And at least some of us who’ve been buying a new luxury car every other year, should (in the absence of excessive credit), have been duct taping patches on the tail lights of our ten year old sub-compacts instead.

All of this may sound like just a little too much dismalness from the dismal science, but if we could decide to refrain from ramping the leverage back up again, I think that most of us would handle it with a sense of relief.

Leverage is a giant fog.  Who knows what we actually have or can actually do with this kind of borrowing? It makes it impossible for us to talk to each other about anything– certainly not subjects like entitlements or sustainability or taxes.

If we decide to get rid of central banking altogether, and replace it with a simple system of 100% bank reserving, where every loan must come from the use of someone’s real savings, then the “small footprints” that environmentalists have vainly exhorted us toward could get a second channel of support.

And who knows?  Maybe if we can clear away the fog of debt to sensibly concentrate on real business and science, we’ll find that we can sustainably afford medium size footprints after all.

By Les Lafave

Abolish the Federal Reserve –

Originally Published at Strike The Root – 12/5/08

A Central Bank of the World (As if Central Banking Errors Aren’t Already Global Enough)

Tuesday, October 28th, 2008

An October 25, 2008 Newsweek article by Jeffrey E. Garten is titled, “We Need a Bank Of the World.”

What I need is some sort of keystroke to represent spluttering astonishment.  There can only be a few things on the list of what we need less than a World Central Bank (a planet busting asteroid might be a tie— other than that I can’t think of much).

Central Banks have been error making machines.  They never have and never will accomplish anything else, because they’ve been given (or have taken) an impossible task— money and credit expansion in a fiat currency system along with (rather laughably), maintaining economic stability.

A Global Central Bank’s most likely accomplishment would be to ensure that any nation that ever has second thoughts and wants to leave the fiat currency and credit creation rat race, is instead trapped.  From there the World Central Bank can move on to booming and busting us all, with no escape in any global nook or cranny, until every person, place and thing in the world is exhausted.

Mostly lost in the recent credit follies with it’s nexus in the credit creation and credit collapse from the Federal Reserve Bank of the United States (which admittedly has been so egregious it needs the invention of another computer short cut key— maybe one that rolls all the world’s expletives into some kind of text and graphics ball), are the multi-decade errors of the Bank of Japan.

Financial analysts are casual about the ripples from the Yen Carry Trade (borrowing in Yen at low interest to invest, or speculate, in vehicles under a higher interest currency), as if it’s just something that randomly happened.  But the Yen Carry Trade has been classic market disruption and unintended consequences from central bank force feeding of credit into a system that would desperately prefer to puke it back.  Instead of looking for opportunities for stable production, Japanese money and credit has been stampeding all over the globe for years, looking for arbitrage opportunities.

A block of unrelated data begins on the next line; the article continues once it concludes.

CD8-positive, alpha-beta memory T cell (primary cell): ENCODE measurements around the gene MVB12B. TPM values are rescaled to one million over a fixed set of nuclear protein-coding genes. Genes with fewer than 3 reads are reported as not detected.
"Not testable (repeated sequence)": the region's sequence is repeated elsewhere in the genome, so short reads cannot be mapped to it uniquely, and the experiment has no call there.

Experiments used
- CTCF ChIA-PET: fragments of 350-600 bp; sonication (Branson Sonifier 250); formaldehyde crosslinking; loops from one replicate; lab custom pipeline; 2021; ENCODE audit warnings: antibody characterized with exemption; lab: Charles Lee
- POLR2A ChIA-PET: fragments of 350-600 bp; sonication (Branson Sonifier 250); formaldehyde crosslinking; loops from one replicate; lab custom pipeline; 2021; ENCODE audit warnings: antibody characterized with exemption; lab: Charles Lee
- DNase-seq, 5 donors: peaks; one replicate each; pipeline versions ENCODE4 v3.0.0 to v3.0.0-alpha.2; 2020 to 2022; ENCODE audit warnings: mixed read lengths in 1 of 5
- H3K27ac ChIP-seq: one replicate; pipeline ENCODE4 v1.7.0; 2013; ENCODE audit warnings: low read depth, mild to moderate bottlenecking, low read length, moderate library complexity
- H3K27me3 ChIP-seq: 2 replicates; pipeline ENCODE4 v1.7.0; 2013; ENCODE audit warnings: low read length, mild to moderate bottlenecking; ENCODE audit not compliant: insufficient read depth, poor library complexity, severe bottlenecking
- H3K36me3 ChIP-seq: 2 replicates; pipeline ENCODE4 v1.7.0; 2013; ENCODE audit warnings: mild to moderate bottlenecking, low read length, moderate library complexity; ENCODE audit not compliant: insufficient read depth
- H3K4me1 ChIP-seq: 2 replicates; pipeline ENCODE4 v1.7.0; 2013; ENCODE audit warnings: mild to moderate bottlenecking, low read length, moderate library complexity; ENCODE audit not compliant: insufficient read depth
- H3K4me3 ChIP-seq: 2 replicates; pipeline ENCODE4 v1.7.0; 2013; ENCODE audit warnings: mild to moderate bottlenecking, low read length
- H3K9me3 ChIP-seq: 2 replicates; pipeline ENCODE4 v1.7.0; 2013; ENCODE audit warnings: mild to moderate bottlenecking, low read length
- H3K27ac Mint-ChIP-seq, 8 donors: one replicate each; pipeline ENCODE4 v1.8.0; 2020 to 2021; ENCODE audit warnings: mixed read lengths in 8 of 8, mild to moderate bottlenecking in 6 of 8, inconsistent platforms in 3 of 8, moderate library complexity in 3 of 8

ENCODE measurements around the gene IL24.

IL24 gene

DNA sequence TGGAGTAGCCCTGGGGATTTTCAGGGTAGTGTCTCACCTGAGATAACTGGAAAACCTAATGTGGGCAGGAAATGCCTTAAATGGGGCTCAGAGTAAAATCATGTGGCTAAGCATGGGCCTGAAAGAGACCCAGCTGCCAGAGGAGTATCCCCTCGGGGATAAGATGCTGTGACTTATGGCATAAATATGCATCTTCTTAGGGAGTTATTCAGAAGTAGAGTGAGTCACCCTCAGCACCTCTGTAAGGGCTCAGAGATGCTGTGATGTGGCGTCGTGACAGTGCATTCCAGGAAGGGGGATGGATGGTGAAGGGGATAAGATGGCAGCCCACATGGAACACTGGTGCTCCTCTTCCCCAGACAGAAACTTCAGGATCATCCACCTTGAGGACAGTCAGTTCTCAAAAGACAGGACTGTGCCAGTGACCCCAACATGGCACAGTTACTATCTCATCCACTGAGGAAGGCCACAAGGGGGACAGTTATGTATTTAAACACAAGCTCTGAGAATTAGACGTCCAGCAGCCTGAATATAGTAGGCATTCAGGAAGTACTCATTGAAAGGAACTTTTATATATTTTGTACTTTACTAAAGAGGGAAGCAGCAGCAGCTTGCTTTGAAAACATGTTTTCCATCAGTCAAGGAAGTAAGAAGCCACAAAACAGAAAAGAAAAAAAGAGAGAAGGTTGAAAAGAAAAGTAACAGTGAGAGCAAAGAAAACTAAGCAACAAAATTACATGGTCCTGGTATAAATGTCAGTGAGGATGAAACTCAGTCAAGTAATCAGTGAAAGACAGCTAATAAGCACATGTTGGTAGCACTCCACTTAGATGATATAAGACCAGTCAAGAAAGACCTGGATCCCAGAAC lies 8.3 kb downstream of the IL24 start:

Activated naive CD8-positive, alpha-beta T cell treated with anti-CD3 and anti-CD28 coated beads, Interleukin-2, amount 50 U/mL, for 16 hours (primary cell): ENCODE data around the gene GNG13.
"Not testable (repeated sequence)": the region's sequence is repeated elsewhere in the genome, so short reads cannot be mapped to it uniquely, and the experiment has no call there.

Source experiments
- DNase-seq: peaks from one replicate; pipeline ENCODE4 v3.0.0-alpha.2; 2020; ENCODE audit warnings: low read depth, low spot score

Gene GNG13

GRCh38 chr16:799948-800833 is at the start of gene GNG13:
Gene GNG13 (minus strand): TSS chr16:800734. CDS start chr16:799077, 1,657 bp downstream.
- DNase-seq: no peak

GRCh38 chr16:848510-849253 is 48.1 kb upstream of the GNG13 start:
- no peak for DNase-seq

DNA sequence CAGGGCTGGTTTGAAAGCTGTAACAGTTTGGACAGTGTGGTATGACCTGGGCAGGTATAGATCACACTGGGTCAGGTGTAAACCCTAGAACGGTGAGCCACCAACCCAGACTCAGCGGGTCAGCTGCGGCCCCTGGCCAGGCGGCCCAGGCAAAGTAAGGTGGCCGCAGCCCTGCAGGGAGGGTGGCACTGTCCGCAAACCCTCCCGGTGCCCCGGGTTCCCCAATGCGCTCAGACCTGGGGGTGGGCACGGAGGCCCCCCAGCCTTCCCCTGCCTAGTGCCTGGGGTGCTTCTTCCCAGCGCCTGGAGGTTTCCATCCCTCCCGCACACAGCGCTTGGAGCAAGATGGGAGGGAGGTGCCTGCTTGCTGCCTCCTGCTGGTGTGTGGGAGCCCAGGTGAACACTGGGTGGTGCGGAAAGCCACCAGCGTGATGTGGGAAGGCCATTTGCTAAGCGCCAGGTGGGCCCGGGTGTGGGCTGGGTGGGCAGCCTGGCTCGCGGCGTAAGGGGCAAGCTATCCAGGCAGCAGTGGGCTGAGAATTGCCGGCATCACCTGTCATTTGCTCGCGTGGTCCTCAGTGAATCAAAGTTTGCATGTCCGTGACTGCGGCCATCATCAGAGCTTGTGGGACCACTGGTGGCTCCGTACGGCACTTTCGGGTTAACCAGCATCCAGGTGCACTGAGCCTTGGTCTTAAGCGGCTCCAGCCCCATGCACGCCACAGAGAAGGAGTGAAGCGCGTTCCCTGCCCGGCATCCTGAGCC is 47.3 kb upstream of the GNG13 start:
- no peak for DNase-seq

Japan’s Central Bank started with a real estate bubble, moved on to the “zombification” of it’s supposedly private sector banking, and then, with rates near (or even at) zero, has now clearly enabled a speculative emphasis in global finance and the era of the hedge fund, the last chapter of which is being written now (and looks to deserve a pretty poor review).

The main contention of Garten’s World Central Bank article is that “the Fed no longer has the capability to lead singlehandedly”, a contention that would be perfectly true if he would have substituted the words “never had” for “no longer has”— it’s the exact same capability that a Global Central Bank would continue the tradition of never having.

“To give it legitimacy” Garten continues, “a global central bank would have to be governed in light of political realities.” Well that should be easy— fortunately, political realities are always simple and helpful.  (As Garten is able to demonstrate concretely in his nimble salvation of the world in a thousand words, even while reassuring us that we won’t have to give up the political realities that have been serving us so well.)

It makes sense though that we’ll never have to give up our cherished political realities if Garten has his way— a World Central Bank is a logical step in our main political reality— the steady march of centralized decision making to higher and higher levels, so that we guarantee that decisions are aggregated above the level at which it’s possible for any individual or structured group to make them.  No doubt someday we’ll have an international organization to tell your local T-Ball team what position your 5 year old should play, and at that point, all our dreams will come true (except maybe for a few confused kids and cancelled T-Ball leagues.)